Today we enjoy automobiles for their styling, but that was not always the case. In the early part of the twentieth century, automobiles were mostly designed by engineers and machinists. All of that changed in 1927 when General Motors created the Art & Colour Section to use styling to differentiate their offerings in the marketplace.
In the early 1920’s, General Motors President Alfred P. Sloan, Jr., saw the need to create a tier of automobiles ranging from Cadillac down to Chevrolet. In the quest to develop a companion Cadillac in the $2,000 range, he enlisted the Fisher brothers from the Fisher Body Corporation to bring a bit of stylishness to the new offering.
Fred Fisher had met Harley J. Earl, a west coast coachbuilder whose imaginative designs were well known from Los Angeles to New York. Earl designed the complete automobile as a unified whole rather than a collection of unrelated parts. The Fisher brothers summoned Earl to design the new LaSalle.
Earl prepared the LaSalle sketches and clay models in about three months. Then, Sloan brought in department heads to critique Earl’s proposal. After some fabrication tests, the new car was approved for production.
The LaSalle was introduced at the Boston Automobile Show in the Copley-Plaza Hotel on March 5, 1927. It was the first American production car completely designed from headlight to rear bumper by a stylist. On June 23, 1927, Sloan selected Earl to head the Art & Colour Section, the first corporate auto design studio to use stylists.
One of the items Earl introduced at Art & Colour was the use of clay styling models to demonstrate creative forms in three dimensions, which was not previously possible with drawings in two dimensions. Over the course of a couple of decades, these small models grew to full scale representations of proposed designs for evaluation and production planning.
The department’s name changed to the Styling Section on April 1, 1934. The sections 1930’s ultimate expression came to fruition with the 1938 Buick Y-Job, which is generally accepted as the auto industry’s first concept car. This streamlined concept was Earl’s attempt to focus all the department’s long-range ideas into one vehicle that could be tested in day-to-day exposure on the street and highway. The car’s features included hydraulic window lifts, electric-operated concealed headlights, and a power-operated convertible roof. GM allowed Earl to use Y-Job as his personal car for several years as he impressed his country club friends and others on the road.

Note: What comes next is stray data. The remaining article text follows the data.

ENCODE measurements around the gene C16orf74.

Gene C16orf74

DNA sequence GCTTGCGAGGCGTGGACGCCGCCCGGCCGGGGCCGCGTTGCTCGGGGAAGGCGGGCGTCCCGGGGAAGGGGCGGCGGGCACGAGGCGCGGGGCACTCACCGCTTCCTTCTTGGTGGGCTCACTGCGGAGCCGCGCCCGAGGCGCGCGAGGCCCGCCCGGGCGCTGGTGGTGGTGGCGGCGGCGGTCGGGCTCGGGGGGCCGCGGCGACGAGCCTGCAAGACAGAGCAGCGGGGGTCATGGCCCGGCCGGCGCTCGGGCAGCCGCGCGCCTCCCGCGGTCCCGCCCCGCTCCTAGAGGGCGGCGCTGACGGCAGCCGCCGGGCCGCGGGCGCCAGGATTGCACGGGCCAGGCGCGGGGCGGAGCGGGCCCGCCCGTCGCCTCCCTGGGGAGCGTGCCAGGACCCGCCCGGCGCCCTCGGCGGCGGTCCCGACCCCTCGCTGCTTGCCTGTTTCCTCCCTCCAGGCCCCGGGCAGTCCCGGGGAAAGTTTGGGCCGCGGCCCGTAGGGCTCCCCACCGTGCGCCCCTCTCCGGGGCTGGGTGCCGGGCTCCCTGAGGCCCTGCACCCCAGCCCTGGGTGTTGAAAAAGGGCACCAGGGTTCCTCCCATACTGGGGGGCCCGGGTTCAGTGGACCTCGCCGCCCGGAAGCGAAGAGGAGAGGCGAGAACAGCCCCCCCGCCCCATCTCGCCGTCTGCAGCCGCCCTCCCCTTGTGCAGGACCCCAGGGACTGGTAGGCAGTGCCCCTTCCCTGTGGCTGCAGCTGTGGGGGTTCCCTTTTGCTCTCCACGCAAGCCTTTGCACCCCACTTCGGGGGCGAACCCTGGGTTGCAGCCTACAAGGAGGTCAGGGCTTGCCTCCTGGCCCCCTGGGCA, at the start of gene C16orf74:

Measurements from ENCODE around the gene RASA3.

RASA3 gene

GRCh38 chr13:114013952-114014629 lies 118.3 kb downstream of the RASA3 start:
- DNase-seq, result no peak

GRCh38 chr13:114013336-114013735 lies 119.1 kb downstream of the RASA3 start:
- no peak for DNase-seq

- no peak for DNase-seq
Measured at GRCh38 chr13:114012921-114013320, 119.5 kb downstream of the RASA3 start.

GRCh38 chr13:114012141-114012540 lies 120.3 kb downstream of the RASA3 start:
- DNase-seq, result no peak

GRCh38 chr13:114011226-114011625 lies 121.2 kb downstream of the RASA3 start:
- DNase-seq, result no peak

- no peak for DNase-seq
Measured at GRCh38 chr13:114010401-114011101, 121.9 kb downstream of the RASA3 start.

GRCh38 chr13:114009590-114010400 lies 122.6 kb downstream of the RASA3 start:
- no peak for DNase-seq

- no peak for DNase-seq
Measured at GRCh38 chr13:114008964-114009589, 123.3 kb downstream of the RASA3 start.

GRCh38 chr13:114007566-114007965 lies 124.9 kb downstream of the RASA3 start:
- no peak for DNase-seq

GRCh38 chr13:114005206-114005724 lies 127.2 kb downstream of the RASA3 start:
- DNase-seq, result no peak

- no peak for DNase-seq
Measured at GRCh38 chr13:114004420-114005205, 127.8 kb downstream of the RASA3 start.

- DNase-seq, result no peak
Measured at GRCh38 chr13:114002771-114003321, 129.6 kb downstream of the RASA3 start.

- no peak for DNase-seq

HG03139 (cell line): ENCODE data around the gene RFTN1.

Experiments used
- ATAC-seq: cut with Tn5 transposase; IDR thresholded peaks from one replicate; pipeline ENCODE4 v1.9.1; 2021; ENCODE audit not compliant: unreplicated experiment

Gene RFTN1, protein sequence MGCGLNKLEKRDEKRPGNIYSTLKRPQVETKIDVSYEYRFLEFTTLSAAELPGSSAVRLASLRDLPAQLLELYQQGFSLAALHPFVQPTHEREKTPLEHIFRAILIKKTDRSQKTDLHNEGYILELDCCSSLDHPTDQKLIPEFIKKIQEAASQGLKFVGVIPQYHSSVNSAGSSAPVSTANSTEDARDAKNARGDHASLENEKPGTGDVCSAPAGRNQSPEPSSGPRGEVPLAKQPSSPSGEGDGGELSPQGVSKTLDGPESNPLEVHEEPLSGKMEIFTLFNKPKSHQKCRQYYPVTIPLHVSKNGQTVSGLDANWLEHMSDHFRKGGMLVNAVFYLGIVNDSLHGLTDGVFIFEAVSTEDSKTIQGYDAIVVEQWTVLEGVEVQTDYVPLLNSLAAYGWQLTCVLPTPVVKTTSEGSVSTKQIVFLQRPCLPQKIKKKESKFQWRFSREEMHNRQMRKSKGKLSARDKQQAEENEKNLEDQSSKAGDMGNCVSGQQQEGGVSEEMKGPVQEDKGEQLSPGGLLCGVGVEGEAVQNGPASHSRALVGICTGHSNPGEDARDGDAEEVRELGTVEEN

When World War II ended, GM stylists found that they had many imitators among their competitors. They conceived of a one-company auto road show to showcase new designs. The General Motors Motorama debuted at the Waldorf-Astoria, in New York City on January 19, 1950. The company’s concept cars were the exhibits that captured public interest. The last motorama took place in 1961. More than 10 million people attended motoramas during the 12-year run.
Developments at the Styling Section led to creation of the General Motors Technical Center, a single campus for research, engineering, and development activities that opened in 1956. This facility is still producing styling innovations today. That’s over 88 years of style on the road.
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